1911 Encyclopædia Britannica/Scrope
SCROPE, the name of an old English family of Norman origin. Sir William le Scrope, of Bolton, in Wensleydale, Yorkshire, had two sons, Henry (d. 1336) and Geoffrey (d. 1340), both of whom were in succession chief justice of the king's bench and prominent supporters of the court in the reign of Edward II. Henry was father of Richard le Scrope, 1st Baron Scrope of Bolton (c. 1327–1403), chancellor of England, an active adherent of John of Gaunt. Having been knight of the shire of Yorkshire in the parliament of 1364, he was summoned to the upper house as a baron by writ in 1371, when he was made treasurer and keeper of the great seal. In 1378 Lord Scrope became chancellor, in which office he attempted to curb the extravagance of Richard II., an offence for which he was deprived of office in 1382. Scrope engaged in several disputes with regard to his armorial bearings, the most celebrated of which was with Sir Richard Grosvenor as to his right to the shield blazoned “Azure, a bend or,” which a court of chivalry decided in his favour after a controversy extending over four years. Both as a soldier and a statesman Lord Scrope was a man of high attainments, his integrity and prudence being conspicuous. His eldest son William (c. 1350–1399) was created earl of Wiltshire in 1397 by Richard II., of whose evil government he was an active supporter. Wiltshire bought the sovereignty of the Isle of Man from the earl of Salisbury. In 1398 he became treasurer of England. His execution at Bristol was one of the first acts of Henry IV., and the irregular sentence of an improvised court was confirmed by that monarch's first parliament. Wiltshire's father, Lord Scrope, and his other sons were not included in the attainder, but received full pardon from Henry. Scrope, who was the builder of Bolton Castle, his principal residence, died in 1403. He was succeeded in the barony by his second son, Roger, whose descendants held it till 1630. Henry, 9th Baron Scrope of Bolton (1534–1592), was governor of Carlisle in the time of Elizabeth, and as such took charge of Mary Queen of Scots when she crossed the border in 1568; and he took her to Bolton Castle, where she remained till January 1569. He was grandfather of Emmanuel Scrope, 11th baron (1584–1630), who was created earl of Sunderland in 1627; on his death without legitimate issue in 1630 the earldom became extinct, and the immense estates of the Scropes of Bolton were divided among his illegitimate children, the chief portion passing by marriage to the marquis of Winchester, who was created duke of Bolton in 1689; to the Earl Rivers; and to John Grubham Howe, ancestor of the earls of Howe. The barony of Scrope of Bolton seems then to have become dormant; but the title might, it would appear, be claimed through the female line by the representative of Charles Jones (d. 1840) of Caton, Lancashire. From Stephen, third son of the 1st Baron Scrope of Bolton, were descended the Scropes of Castle Combe, Wiltshire, the last of whom was William Scrope (1772–1852), an artist and author, who was an intimate friend of Sir Walter Scott. His daughter married George Poulett Thompson (1797–1876), an eminent geologist and prolific political writer, who took the name of Scrope, and who after his wife's death sold Castle Combe, of which he wrote a history. Probably from the same branch of the family was descended Adrian Scrope, or Scroope (1601–1660), who was prominent on the parliamentarian side in the Civil War, and one of the signatories of Charles I.'s death warrant.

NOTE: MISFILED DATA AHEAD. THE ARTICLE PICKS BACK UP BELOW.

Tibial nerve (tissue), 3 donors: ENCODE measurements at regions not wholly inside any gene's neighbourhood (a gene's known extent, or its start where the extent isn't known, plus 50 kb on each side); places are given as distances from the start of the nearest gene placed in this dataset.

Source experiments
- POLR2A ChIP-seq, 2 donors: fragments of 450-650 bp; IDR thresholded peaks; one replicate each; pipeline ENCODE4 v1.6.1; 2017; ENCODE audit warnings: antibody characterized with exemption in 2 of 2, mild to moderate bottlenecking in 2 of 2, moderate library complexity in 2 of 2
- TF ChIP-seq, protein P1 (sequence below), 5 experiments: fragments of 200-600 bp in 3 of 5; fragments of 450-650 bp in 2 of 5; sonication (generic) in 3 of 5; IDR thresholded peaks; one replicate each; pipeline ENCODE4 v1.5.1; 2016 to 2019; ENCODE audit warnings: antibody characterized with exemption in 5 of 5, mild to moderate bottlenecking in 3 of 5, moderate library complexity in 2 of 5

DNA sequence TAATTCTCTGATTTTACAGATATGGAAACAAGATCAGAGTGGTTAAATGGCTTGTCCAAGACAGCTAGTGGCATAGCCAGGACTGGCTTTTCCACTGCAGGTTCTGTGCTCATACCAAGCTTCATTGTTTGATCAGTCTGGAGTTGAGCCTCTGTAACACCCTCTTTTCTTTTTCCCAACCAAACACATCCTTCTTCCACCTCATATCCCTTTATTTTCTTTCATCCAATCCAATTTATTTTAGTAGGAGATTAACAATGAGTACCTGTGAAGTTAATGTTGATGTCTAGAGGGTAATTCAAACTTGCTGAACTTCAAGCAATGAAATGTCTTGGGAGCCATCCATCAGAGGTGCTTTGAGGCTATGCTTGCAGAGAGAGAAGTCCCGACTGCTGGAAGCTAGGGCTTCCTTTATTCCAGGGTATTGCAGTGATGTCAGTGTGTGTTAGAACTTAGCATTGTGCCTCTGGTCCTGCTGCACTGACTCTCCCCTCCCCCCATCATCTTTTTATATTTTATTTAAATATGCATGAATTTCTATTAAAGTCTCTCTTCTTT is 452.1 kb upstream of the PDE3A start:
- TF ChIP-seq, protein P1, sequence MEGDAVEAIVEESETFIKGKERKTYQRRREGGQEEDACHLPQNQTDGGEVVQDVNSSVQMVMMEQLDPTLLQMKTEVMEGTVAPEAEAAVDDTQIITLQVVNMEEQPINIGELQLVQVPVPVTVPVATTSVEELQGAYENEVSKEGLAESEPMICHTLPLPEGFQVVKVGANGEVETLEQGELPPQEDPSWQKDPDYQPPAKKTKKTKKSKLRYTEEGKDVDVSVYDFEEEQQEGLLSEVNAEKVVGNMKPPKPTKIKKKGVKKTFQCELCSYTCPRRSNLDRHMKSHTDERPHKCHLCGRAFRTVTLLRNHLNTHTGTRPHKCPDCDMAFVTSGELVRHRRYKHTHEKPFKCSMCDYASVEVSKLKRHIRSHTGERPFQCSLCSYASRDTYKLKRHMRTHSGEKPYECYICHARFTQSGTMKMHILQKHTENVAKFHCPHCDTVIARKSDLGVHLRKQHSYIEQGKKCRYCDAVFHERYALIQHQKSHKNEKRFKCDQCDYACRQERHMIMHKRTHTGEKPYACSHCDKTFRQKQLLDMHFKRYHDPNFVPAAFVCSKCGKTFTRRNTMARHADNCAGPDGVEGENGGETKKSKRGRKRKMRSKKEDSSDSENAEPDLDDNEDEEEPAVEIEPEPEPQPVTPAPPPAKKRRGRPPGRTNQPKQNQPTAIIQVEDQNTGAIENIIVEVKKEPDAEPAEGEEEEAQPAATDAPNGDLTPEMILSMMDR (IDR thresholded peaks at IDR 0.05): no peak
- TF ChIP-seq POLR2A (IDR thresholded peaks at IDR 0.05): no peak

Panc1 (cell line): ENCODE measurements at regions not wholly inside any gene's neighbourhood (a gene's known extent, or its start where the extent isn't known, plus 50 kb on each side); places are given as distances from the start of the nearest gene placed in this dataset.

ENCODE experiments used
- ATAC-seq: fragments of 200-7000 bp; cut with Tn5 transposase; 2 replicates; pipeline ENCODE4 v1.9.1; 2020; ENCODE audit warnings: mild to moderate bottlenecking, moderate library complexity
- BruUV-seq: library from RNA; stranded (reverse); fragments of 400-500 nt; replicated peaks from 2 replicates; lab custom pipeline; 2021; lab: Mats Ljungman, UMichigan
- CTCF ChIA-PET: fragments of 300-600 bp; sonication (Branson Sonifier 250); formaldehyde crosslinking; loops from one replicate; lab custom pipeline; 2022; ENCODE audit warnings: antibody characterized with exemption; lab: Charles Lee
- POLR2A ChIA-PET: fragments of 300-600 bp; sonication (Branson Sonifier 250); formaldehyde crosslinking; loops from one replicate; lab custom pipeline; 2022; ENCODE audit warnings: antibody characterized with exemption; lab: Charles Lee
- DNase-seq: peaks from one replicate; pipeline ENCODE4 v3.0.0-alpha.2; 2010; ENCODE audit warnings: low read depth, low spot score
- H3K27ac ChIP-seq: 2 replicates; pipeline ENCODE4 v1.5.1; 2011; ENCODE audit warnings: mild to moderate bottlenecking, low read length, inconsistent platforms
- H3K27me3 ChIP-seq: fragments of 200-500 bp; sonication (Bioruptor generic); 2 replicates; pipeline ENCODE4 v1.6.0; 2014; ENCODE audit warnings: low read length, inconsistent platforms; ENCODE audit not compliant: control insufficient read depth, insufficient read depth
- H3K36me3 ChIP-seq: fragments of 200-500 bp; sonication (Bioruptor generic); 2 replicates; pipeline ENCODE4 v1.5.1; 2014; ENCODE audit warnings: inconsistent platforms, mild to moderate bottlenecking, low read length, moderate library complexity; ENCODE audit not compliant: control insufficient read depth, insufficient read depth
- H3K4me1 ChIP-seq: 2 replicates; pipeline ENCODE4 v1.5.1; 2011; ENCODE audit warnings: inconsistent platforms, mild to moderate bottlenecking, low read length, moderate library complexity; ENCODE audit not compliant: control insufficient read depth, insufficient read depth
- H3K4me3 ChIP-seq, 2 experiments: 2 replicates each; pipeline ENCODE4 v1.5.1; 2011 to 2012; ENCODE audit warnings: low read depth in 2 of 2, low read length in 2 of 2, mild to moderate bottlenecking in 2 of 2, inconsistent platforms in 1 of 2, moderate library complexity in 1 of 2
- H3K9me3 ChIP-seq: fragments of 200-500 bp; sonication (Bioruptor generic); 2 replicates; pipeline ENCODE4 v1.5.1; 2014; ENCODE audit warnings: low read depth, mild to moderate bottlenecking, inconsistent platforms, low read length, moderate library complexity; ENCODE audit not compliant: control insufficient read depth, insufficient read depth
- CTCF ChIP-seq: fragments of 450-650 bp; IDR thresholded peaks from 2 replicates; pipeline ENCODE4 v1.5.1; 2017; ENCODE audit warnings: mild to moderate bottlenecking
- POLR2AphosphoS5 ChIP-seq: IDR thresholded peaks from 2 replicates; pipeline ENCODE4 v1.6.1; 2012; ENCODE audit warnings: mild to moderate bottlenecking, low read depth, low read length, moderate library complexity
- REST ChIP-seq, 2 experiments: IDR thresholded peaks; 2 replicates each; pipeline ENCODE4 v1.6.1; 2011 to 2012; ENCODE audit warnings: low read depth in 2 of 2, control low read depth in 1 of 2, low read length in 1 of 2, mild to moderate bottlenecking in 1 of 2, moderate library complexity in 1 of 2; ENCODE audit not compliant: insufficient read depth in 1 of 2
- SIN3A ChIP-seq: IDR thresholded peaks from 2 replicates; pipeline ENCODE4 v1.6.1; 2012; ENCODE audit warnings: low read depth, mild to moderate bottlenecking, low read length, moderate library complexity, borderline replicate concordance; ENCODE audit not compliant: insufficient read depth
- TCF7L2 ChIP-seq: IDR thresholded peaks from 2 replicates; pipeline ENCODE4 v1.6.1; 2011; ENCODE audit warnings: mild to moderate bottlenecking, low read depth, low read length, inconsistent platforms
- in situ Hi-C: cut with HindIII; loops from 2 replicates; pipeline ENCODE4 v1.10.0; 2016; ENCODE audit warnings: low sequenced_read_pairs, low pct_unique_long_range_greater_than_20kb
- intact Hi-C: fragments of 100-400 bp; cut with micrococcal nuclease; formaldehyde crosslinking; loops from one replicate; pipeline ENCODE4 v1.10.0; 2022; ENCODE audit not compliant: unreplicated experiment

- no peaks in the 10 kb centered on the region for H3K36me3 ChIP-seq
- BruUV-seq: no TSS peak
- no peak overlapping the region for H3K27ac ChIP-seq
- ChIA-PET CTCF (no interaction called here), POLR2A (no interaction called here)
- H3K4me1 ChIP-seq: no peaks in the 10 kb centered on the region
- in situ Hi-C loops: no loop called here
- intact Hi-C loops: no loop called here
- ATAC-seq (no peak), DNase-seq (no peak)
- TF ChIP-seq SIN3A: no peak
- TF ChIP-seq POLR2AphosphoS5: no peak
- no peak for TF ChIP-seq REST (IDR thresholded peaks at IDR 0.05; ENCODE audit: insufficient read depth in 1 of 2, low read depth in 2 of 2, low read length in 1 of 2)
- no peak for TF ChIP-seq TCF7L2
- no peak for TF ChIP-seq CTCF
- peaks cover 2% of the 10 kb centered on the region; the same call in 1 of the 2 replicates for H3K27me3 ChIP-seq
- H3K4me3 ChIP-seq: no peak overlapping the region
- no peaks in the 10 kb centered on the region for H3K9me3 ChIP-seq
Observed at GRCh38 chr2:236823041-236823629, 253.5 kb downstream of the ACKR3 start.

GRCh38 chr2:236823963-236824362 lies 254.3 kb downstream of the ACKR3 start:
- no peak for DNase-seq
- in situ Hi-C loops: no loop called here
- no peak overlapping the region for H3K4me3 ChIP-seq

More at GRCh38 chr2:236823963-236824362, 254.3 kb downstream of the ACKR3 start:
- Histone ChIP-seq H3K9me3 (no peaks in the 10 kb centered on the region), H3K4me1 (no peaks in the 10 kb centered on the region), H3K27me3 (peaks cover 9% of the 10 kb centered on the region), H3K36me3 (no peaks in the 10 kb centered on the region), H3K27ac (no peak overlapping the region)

Sir Geoffrey Le Scrope (d. 1340), chief justice of the king's bench as mentioned above, uncle of the first Baron Scrope of Bolton, had a son Henry (1315–1391), who in 1350 was summoned to parliament by writ as Baron Scrope, the designation “of Masham” being added in the time of his grandson to distinguish the title from that held by the elder branch of the family. Henry's fourth son was Richard Le Scrope (c. 1350–1405), archbishop of York, who took part with the Percies in opposition to Henry IV., and was beheaded for treason in June 1405. Henry Le Scrope, 3rd Baron Scrope of Masham (c. 1376–1415), was a favourite of Henry V., by whom he was made treasurer in 1410 and employed on diplomatic missions abroad. But in 1415 he was concerned in a conspiracy to dethrone Henry and was executed at Southampton, when his title was forfeited. It was, however, restored to his brother John in 1455; and it fell into abeyance on the death, in 1517, of Geoffrey, 11th Baron Scrope of Masham, without male heirs.
See Sir N. H. Nicolas, The Scrope and Grosvenor Controversy (2 vols., London, 1832), containing much detailed information about the various branches of the Scrope family; J. H. Wylie, History of England under Henry IV. (4 vols., London, 1884–1898); Edward Foss, The Judges of England (9 vols., London, 1848–1864); G. P. Scrope, History of the Manor and Ancient Barony of Castle Combe, Wills (London, 1852); G. E. C., Complete Peerage, vol. vii. (London, 1896). (R. J. M.)